Podcasting – Part 5: How I do it


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To round off this series, I thought it would be quite nice to give you a quick overview of how each of the weekly podcasts that we release through Failed Critics actually gets made, from the first preparation stages through to the moment we send it off into the ether.

I’ll get the boring origins bit out of the way quickly, I promise. The name Failed Critics is hopefully not too accurate about our team, but is in fact a pun. There are far too many attributable quotes out there for me to name just one, but it’s often said that critics are failed artists, writers, film makers, etc. Therefore, we are the failed critics. Get it? Good.

We have a website updated almost daily with new written articles, alongside our weekly entertainment podcast.

As I choose to organise and block-book guests for the podcast quarterly, the first stage of the process is to take a look through the film calendar (filmdates.co.uk usually does the trick) and see what’s coming out over the next three months. I add all of the titles to a big spreadsheet and line up the dates for when we’ll be recording.

It’s then important to look at what anniversaries might be coming up in that period in case we need to theme that particular podcast. For example, is it Christmas? Halloween? The Academy Awards? Is there a film festival going on? Is it the first day of the summer period, and thus the first of our Summer Blockbuster previews? They’re all important to tally with the new cinema releases, especially when the films out during that week look terrible. Although we have a core number of subscribers, our download numbers spike when we’re discussing a popular film, such as Skyfall, Jurassic World, Godzilla, etc.

Next, I have to actually book the guests to appear on our show, of course. Included in that quarter’s email newsletter that I write, I invite the recipients to participate in the podcast by replying to me, listing the five episodes on the schedule that they are most interested in appearing on. I then decide who appears on which episode, ensuring no more than two guests (excluding me and our host Steve Norman) are on at a time. If there’s any more than that, it can get confusing for listeners with everyone talking at the same time.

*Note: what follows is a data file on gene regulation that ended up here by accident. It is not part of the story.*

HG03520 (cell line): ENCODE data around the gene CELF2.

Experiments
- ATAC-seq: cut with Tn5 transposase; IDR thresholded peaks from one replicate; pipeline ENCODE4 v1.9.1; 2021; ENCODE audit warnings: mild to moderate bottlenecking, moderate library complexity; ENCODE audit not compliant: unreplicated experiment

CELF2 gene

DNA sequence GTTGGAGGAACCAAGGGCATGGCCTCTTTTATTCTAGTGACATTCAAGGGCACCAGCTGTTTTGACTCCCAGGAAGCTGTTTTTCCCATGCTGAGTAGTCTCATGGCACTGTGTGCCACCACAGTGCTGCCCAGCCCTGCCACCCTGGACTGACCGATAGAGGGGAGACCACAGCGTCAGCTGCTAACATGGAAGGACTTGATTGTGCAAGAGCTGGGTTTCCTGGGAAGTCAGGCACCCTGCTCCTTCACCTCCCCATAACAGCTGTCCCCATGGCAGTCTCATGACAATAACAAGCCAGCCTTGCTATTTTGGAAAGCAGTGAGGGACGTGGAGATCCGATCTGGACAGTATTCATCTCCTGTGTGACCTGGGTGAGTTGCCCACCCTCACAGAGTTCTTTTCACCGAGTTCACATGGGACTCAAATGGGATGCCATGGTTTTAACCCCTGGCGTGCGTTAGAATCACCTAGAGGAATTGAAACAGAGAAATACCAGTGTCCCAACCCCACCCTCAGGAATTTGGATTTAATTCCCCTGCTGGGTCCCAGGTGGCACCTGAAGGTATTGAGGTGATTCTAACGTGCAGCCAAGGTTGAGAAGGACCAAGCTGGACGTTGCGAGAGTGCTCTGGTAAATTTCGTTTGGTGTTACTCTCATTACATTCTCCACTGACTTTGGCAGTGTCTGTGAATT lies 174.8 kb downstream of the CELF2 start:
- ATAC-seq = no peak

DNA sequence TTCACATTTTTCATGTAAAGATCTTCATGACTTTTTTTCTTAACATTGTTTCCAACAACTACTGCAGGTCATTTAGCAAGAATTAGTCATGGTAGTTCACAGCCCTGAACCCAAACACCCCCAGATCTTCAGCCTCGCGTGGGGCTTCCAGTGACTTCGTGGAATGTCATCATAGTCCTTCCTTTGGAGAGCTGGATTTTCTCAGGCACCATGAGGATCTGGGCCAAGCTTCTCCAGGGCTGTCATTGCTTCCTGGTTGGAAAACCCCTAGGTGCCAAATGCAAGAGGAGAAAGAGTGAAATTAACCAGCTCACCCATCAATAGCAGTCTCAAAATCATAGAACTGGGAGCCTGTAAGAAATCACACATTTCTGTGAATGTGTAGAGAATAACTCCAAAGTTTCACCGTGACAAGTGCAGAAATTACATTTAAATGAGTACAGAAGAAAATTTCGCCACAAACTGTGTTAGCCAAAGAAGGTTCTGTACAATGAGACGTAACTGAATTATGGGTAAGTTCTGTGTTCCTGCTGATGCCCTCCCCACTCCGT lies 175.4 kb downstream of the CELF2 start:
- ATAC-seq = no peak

Once every episode has been scheduled, with the guests all booked in, it’s a case of simply watching whatever films are out that week and preparing notes. I also need to keep an eye out for any related film news (for which Twitter is an invaluable tool) prior to emailing around an agenda to everyone ahead of the recording date.

As we record the episodes over Skype (using software called Pamela) and not together in person, there are no rooms or studios that need to be booked – thank God! We all meet up online at 9pm on a Monday, run through the items on the agenda and for approximately 90-120 minutes, recording everything.

As easy as it would make my life to just publish whatever the raw audio sounds like, unfortunately it’s not as simple as that. For every 90 minutes that we record, it has to be edited down – usually to about 70-80 minutes. ‘Erm’, ‘uhm’, ‘ah’, long pauses, distorted audio, mistakes, failed jokes (we all make them!) or simply just “bad bits” that didn’t work; they all have to be trimmed. Oppositely, all of our jingles, opening theme and closing credits have to be inserted using Audacity.

Once the audio file is ready, all that’s left is to write the accompanying blurb giving our subscribers some idea of what’s in the episode, before uploading it to our podcast hosts (Acast). Lastly I publicise it through our various social media channels.

It takes about ten hours per week to make sure an episode is at a standard that I’m happy with. Sometimes, if I have time, I’ll appear on other people’s podcasts too. Below are five podcasts that I’ve either recorded and edited, or just taken part in. I hope you enjoy them!

If you have any questions about any part of the process, if you’ve enjoyed the series, or even if you’re looking to start up your own podcast and simply want some advice, please leave me a comment below.


Failed Critics Podcast – Corridor of Praise: Danny Dyer – Earlier this year over at Failed Critics, we talked to film producer Jonathan Sothcott and stand up comedian James Mullinger about the career of British actor Danny Dyer. It became our most popular episode ever.

Failed Critics Podcast: Panning Pan, Suffering Suffragette and Walking The Walk – Guests Andrew Brooker and Callum Petch joined us to talk through a number of new film releases recently, as well as discussing a few other movies and TV shows that we had seen.


Black Hole Classics #2 – 2001: A Space Odyssey – I talked to Tony Black about one of the greatest films of all time, Stanley Kubrick’s science fiction masterpiece, released in 1968 (one year before the moon landing).

Black Hole Cinema – Episode 35 – I was invited onto Black Hole Cinema to discuss Everest, which had just come out in the cinemas here.


The Failed Black Wikishuffle Hole Quizcast – In a special episode, Failed Critics competed against Black Hole Cinema and Wikishuffle in a quiz-show style format for a bit of fun.

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